SGA Historical Materials

US Imperialism – Primary Source document

Francisco García Calderón: Former President of Peru

Latin America: Its Rise and Progress

Writing from Paris – 1913

The United States have recently intervened in the territory of Acre, there to found a republic of rubber gathers; at Panama, there to develop a province and construct a canal; in Cuba, under the cover of the Platt Amendment, to maintain order in the interior; in San Domingo, to support the civilising revolution and overthrow the tyrants; in Venezuela and in Central America, to enforce upon these nations, torn intestine disorders the political and financial tutelage of the imperial democracy. In Guatemala and Honduras the loans concluded with the monarchs of North American finance have reduced the people to a new slavery. Supervision of the customs and the dispatch of pacificatory squadrons to defend the interests of the Anglo-Saxon have enforced peace and tranquility: such are the means employed.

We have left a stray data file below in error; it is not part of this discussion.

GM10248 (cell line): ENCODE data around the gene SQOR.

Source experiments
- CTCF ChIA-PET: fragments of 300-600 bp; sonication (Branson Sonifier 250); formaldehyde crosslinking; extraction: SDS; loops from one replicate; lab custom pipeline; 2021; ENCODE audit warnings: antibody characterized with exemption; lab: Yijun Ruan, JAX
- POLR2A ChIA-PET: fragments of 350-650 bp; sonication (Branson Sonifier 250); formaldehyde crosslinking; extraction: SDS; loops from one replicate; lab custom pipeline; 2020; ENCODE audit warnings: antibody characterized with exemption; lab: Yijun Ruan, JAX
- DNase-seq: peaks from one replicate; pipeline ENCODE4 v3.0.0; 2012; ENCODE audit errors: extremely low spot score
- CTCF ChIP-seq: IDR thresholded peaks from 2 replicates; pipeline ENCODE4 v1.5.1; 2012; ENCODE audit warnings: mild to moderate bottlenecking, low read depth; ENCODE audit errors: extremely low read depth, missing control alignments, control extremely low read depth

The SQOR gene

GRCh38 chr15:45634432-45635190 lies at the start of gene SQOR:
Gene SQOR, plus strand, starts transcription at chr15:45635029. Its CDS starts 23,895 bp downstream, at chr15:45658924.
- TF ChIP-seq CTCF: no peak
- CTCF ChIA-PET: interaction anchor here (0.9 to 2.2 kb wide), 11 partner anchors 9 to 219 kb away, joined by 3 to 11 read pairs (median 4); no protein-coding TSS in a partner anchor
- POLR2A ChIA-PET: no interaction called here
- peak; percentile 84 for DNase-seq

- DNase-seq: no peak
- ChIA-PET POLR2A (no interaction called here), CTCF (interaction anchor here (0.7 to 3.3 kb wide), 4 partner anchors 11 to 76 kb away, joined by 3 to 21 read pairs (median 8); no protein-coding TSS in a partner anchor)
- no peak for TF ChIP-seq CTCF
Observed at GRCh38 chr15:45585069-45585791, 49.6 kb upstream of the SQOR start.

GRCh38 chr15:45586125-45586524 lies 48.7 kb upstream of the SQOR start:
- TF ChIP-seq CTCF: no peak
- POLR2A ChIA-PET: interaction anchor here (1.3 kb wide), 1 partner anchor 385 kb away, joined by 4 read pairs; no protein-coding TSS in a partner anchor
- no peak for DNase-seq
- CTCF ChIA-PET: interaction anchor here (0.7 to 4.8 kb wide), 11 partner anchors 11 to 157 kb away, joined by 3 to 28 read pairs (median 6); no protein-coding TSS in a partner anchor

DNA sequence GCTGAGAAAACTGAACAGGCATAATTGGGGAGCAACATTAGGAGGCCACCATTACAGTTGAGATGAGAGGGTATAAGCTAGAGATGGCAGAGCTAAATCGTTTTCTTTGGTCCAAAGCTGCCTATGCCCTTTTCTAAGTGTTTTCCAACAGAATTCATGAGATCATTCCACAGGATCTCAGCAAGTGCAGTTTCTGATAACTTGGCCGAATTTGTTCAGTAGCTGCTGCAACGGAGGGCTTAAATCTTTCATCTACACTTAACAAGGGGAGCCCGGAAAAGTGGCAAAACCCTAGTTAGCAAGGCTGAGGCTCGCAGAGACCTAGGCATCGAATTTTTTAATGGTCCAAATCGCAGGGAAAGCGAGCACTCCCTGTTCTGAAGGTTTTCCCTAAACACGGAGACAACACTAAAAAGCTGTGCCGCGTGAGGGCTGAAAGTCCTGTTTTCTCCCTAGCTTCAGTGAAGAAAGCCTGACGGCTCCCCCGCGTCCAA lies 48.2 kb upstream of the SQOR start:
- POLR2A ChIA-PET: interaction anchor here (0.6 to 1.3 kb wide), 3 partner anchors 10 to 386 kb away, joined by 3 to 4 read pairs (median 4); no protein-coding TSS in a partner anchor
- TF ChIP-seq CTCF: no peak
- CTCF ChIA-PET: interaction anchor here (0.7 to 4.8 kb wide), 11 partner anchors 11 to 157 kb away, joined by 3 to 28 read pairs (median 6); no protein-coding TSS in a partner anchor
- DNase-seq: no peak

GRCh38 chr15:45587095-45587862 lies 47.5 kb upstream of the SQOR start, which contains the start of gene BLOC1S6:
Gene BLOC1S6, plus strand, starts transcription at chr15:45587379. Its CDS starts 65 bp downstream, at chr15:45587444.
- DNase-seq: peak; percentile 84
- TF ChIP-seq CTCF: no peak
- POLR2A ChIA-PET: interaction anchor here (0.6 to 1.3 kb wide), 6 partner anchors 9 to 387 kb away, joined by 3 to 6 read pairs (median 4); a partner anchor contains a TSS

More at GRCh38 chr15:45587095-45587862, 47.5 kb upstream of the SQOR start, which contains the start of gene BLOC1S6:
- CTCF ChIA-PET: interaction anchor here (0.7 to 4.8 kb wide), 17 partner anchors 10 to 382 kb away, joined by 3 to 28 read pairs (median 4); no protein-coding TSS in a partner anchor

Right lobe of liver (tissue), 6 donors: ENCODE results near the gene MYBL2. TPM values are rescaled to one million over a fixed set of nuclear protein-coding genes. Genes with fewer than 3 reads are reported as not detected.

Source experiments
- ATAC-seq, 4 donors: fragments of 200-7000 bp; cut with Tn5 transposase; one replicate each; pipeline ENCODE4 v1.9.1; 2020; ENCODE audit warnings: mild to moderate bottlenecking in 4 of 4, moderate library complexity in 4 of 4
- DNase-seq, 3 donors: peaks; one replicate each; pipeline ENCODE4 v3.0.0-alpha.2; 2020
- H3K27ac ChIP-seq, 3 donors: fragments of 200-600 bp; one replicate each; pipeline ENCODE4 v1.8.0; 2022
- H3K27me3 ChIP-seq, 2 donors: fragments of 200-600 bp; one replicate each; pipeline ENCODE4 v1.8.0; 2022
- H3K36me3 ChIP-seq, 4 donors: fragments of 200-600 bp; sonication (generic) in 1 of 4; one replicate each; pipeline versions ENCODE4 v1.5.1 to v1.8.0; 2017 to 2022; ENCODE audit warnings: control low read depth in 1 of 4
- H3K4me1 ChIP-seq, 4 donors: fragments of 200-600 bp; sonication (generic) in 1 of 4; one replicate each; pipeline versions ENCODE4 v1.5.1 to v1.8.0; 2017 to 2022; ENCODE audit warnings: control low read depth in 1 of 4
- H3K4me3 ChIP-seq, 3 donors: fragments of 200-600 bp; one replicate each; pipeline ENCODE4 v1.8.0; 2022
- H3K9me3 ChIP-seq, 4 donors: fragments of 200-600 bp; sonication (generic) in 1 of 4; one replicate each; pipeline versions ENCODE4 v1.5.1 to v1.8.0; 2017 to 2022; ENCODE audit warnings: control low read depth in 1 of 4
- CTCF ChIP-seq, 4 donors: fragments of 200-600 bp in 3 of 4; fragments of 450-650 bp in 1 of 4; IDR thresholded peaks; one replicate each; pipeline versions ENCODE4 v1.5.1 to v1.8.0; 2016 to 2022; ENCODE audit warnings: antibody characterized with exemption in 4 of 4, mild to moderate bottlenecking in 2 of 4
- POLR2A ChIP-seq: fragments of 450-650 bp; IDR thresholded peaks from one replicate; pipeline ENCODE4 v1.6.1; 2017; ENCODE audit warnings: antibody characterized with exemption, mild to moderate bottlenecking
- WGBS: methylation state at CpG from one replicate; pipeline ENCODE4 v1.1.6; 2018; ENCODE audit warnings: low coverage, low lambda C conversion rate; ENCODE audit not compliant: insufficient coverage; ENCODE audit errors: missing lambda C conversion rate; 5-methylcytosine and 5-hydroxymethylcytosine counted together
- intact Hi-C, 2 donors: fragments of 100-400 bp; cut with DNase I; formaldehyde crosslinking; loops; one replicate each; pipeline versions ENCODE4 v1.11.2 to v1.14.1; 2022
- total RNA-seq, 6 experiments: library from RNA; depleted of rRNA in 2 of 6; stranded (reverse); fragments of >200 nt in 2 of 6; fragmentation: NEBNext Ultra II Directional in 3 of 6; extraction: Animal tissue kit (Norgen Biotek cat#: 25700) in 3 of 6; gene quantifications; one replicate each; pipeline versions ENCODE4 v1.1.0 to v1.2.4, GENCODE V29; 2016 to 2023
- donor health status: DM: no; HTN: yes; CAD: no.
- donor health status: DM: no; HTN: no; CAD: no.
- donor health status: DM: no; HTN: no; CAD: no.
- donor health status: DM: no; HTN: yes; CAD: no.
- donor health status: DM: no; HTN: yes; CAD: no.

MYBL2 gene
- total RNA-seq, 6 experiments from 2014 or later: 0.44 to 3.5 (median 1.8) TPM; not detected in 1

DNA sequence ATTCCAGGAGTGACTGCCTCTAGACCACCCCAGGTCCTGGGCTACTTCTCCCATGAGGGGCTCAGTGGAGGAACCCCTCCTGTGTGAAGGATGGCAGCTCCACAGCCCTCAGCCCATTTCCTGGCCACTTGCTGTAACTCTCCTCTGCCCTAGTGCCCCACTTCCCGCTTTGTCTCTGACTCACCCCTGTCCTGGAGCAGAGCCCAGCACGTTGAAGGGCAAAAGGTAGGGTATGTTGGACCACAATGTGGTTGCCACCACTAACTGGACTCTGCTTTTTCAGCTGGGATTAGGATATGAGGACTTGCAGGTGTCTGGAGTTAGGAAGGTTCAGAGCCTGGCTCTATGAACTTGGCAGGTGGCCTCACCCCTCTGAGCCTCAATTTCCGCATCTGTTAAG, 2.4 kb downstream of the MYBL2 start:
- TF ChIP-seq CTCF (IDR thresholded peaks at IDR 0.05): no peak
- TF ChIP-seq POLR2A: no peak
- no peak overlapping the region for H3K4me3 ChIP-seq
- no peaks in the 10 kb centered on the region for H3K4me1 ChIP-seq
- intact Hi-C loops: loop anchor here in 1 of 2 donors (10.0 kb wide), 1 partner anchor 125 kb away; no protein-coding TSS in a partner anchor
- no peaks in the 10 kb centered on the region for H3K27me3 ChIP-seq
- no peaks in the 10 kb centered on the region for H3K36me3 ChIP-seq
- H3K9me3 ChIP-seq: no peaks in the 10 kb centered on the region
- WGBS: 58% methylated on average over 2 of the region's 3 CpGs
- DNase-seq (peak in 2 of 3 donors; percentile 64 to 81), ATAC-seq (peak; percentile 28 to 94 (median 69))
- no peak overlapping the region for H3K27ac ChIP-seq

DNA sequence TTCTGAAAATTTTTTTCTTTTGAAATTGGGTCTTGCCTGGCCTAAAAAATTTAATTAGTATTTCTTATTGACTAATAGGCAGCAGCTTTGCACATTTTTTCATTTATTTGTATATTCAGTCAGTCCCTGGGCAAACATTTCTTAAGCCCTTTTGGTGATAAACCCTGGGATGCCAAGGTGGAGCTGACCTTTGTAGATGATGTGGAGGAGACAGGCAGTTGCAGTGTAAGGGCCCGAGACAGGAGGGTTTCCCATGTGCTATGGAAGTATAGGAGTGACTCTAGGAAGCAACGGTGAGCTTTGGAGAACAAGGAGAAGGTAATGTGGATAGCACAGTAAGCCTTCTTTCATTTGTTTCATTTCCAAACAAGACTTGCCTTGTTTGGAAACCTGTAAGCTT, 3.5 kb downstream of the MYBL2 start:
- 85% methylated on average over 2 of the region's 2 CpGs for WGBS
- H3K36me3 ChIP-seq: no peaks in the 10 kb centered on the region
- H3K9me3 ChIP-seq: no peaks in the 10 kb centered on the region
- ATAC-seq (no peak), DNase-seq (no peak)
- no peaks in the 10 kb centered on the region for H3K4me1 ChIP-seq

The New York American announces that Mr. Pierpont Morgan proposes to encompass the finances of Latin America by a vast network of Yankee banks. Chicago merchants and Wall Street financiers created the Meat Trust in the Argentine. The United States offer millions for the purpose of converting into Yankee loans the moneys raised in London during the last century by the Latin American States; they wish to obtain a monopoly of credit.

It has even been announced, although the news hardly appears probable, that a North American syndicate wished to buy enormous belts of land in Guatemala, where the English tongue is the obligatory language. The fortification of the Panama Canal, and the possible acquisition of the Galapagos Islands in the Pacific, are fresh manifestations of imperialistic progress.

The Monroe Doctrine takes an aggressive form with Mr. Roosevelt [The Roosevelt Corollary], the politician of the "big stick," and intervention à outrance [to excess]. Roosevelt is conscious of his sacred mission; he wants a powerful army, and a navy majestically sailing the two oceans.

Warnings, advice, distrust, invasion of capital, plans of financial hegemony – all these justify the anxiety of the [Latin American] peoples.

Primary Source excerpt and adaptation via:

Francisco García Calderón, Latin America: Its Rise and Progress (NY: Charles Scribner's Sons, 1913), pages 303-305.